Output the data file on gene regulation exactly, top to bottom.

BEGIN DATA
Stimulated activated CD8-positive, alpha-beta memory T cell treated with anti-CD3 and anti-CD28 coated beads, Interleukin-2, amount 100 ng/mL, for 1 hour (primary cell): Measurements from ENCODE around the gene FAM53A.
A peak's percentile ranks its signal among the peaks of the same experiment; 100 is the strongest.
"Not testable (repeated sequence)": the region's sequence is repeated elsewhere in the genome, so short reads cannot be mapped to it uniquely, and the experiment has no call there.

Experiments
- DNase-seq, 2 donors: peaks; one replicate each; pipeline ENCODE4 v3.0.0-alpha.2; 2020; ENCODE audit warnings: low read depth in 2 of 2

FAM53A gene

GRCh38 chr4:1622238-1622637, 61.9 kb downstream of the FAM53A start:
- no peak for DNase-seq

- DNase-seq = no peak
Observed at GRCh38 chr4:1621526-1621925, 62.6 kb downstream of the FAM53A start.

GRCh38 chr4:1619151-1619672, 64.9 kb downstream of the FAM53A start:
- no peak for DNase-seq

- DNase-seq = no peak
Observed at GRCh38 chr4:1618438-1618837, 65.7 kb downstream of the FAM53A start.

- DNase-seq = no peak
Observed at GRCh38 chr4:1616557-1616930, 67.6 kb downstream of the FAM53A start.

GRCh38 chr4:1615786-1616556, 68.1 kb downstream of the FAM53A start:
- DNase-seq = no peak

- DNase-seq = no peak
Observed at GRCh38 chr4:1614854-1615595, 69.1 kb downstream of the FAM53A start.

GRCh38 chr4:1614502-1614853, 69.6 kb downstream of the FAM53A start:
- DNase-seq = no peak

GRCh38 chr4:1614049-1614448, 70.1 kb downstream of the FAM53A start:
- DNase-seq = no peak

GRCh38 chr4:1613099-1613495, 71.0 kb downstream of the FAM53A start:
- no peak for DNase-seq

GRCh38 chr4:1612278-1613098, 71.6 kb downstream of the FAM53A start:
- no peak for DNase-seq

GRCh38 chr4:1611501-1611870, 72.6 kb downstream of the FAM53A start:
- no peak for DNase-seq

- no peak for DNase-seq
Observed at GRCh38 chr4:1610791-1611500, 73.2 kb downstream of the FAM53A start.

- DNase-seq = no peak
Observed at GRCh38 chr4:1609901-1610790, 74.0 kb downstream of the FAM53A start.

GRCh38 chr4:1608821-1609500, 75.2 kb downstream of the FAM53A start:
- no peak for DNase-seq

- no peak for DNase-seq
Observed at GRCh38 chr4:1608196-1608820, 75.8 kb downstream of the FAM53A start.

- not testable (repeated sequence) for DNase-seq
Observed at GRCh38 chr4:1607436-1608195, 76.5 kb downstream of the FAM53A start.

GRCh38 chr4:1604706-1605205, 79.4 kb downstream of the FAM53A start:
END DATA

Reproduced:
Stimulated activated CD8-positive, alpha-beta memory T cell treated with anti-CD3 and anti-CD28 coated beads, Interleukin-2, amount 100 ng/mL, for 1 hour (primary cell): Measurements from ENCODE around the gene FAM53A.
A peak's percentile ranks its signal among the peaks of the same experiment; 100 is the strongest.
"Not testable (repeated sequence)": the region's sequence is repeated elsewhere in the genome, so short reads cannot be mapped to it uniquely, and the experiment has no call there.

Experiments
- DNase-seq, 2 donors: peaks; one replicate each; pipeline ENCODE4 v3.0.0-alpha.2; 2020; ENCODE audit warnings: low read depth in 2 of 2

FAM53A gene

GRCh38 chr4:1622238-1622637, 61.9 kb downstream of the FAM53A start:
- no peak for DNase-seq

- DNase-seq = no peak
Observed at GRCh38 chr4:1621526-1621925, 62.6 kb downstream of the FAM53A start.

GRCh38 chr4:1619151-1619672, 64.9 kb downstream of the FAM53A start:
- no peak for DNase-seq

- DNase-seq = no peak
Observed at GRCh38 chr4:1618438-1618837, 65.7 kb downstream of the FAM53A start.

- DNase-seq = no peak
Observed at GRCh38 chr4:1616557-1616930, 67.6 kb downstream of the FAM53A start.

GRCh38 chr4:1615786-1616556, 68.1 kb downstream of the FAM53A start:
- DNase-seq = no peak

- DNase-seq = no peak
Observed at GRCh38 chr4:1614854-1615595, 69.1 kb downstream of the FAM53A start.

GRCh38 chr4:1614502-1614853, 69.6 kb downstream of the FAM53A start:
- DNase-seq = no peak

GRCh38 chr4:1614049-1614448, 70.1 kb downstream of the FAM53A start:
- DNase-seq = no peak

GRCh38 chr4:1613099-1613495, 71.0 kb downstream of the FAM53A start:
- no peak for DNase-seq

GRCh38 chr4:1612278-1613098, 71.6 kb downstream of the FAM53A start:
- no peak for DNase-seq

GRCh38 chr4:1611501-1611870, 72.6 kb downstream of the FAM53A start:
- no peak for DNase-seq

- no peak for DNase-seq
Observed at GRCh38 chr4:1610791-1611500, 73.2 kb downstream of the FAM53A start.

- DNase-seq = no peak
Observed at GRCh38 chr4:1609901-1610790, 74.0 kb downstream of the FAM53A start.

GRCh38 chr4:1608821-1609500, 75.2 kb downstream of the FAM53A start:
- no peak for DNase-seq

- no peak for DNase-seq
Observed at GRCh38 chr4:1608196-1608820, 75.8 kb downstream of the FAM53A start.

- not testable (repeated sequence) for DNase-seq
Observed at GRCh38 chr4:1607436-1608195, 76.5 kb downstream of the FAM53A start.

GRCh38 chr4:1604706-1605205, 79.4 kb downstream of the FAM53A start: